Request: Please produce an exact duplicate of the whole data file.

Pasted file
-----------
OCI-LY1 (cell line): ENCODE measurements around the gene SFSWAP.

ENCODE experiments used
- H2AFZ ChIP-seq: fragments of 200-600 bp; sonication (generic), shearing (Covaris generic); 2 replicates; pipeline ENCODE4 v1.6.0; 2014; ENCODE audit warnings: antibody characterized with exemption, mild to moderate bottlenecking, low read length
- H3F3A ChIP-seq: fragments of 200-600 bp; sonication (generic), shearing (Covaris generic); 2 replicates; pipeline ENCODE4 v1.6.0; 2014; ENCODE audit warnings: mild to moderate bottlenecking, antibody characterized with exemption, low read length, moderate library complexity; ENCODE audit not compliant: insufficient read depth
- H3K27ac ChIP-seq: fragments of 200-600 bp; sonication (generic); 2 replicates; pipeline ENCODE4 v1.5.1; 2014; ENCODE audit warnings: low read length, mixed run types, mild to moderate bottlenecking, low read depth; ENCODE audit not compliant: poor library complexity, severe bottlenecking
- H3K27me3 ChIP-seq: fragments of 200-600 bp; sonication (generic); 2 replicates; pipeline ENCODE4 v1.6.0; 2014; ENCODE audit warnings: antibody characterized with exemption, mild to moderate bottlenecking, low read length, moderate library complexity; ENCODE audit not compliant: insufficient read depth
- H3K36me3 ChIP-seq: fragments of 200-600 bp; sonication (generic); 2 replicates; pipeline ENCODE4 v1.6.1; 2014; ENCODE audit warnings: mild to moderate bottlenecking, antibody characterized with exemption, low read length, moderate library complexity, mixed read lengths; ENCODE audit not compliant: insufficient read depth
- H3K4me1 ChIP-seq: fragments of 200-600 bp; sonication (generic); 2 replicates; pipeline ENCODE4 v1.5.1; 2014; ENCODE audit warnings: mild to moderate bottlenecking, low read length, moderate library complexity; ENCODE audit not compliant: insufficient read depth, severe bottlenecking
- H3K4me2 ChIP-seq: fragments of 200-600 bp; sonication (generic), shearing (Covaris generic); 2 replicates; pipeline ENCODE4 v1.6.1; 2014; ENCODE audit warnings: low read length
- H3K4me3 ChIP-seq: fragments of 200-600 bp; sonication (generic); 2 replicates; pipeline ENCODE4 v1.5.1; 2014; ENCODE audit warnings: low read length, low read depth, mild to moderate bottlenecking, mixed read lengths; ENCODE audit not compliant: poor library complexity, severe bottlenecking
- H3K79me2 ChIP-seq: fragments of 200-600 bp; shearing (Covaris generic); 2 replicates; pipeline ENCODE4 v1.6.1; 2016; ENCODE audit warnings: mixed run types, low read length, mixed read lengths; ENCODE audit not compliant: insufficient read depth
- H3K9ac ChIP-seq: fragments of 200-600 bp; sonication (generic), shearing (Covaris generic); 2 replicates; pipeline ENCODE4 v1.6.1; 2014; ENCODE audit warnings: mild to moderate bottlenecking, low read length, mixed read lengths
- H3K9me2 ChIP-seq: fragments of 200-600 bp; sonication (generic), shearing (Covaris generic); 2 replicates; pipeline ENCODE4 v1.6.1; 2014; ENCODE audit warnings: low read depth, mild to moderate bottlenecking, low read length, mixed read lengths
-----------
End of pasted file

OCI-LY1 (cell line): ENCODE measurements around the gene SFSWAP.

ENCODE experiments used
- H2AFZ ChIP-seq: fragments of 200-600 bp; sonication (generic), shearing (Covaris generic); 2 replicates; pipeline ENCODE4 v1.6.0; 2014; ENCODE audit warnings: antibody characterized with exemption, mild to moderate bottlenecking, low read length
- H3F3A ChIP-seq: fragments of 200-600 bp; sonication (generic), shearing (Covaris generic); 2 replicates; pipeline ENCODE4 v1.6.0; 2014; ENCODE audit warnings: mild to moderate bottlenecking, antibody characterized with exemption, low read length, moderate library complexity; ENCODE audit not compliant: insufficient read depth
- H3K27ac ChIP-seq: fragments of 200-600 bp; sonication (generic); 2 replicates; pipeline ENCODE4 v1.5.1; 2014; ENCODE audit warnings: low read length, mixed run types, mild to moderate bottlenecking, low read depth; ENCODE audit not compliant: poor library complexity, severe bottlenecking
- H3K27me3 ChIP-seq: fragments of 200-600 bp; sonication (generic); 2 replicates; pipeline ENCODE4 v1.6.0; 2014; ENCODE audit warnings: antibody characterized with exemption, mild to moderate bottlenecking, low read length, moderate library complexity; ENCODE audit not compliant: insufficient read depth
- H3K36me3 ChIP-seq: fragments of 200-600 bp; sonication (generic); 2 replicates; pipeline ENCODE4 v1.6.1; 2014; ENCODE audit warnings: mild to moderate bottlenecking, antibody characterized with exemption, low read length, moderate library complexity, mixed read lengths; ENCODE audit not compliant: insufficient read depth
- H3K4me1 ChIP-seq: fragments of 200-600 bp; sonication (generic); 2 replicates; pipeline ENCODE4 v1.5.1; 2014; ENCODE audit warnings: mild to moderate bottlenecking, low read length, moderate library complexity; ENCODE audit not compliant: insufficient read depth, severe bottlenecking
- H3K4me2 ChIP-seq: fragments of 200-600 bp; sonication (generic), shearing (Covaris generic); 2 replicates; pipeline ENCODE4 v1.6.1; 2014; ENCODE audit warnings: low read length
- H3K4me3 ChIP-seq: fragments of 200-600 bp; sonication (generic); 2 replicates; pipeline ENCODE4 v1.5.1; 2014; ENCODE audit warnings: low read length, low read depth, mild to moderate bottlenecking, mixed read lengths; ENCODE audit not compliant: poor library complexity, severe bottlenecking
- H3K79me2 ChIP-seq: fragments of 200-600 bp; shearing (Covaris generic); 2 replicates; pipeline ENCODE4 v1.6.1; 2016; ENCODE audit warnings: mixed run types, low read length, mixed read lengths; ENCODE audit not compliant: insufficient read depth
- H3K9ac ChIP-seq: fragments of 200-600 bp; sonication (generic), shearing (Covaris generic); 2 replicates; pipeline ENCODE4 v1.6.1; 2014; ENCODE audit warnings: mild to moderate bottlenecking, low read length, mixed read lengths
- H3K9me2 ChIP-seq: fragments of 200-600 bp; sonication (generic), shearing (Covaris generic); 2 replicates; pipeline ENCODE4 v1.6.1; 2014; ENCODE audit warnings: low read depth, mild to moderate bottlenecking, low read length, mixed read lengths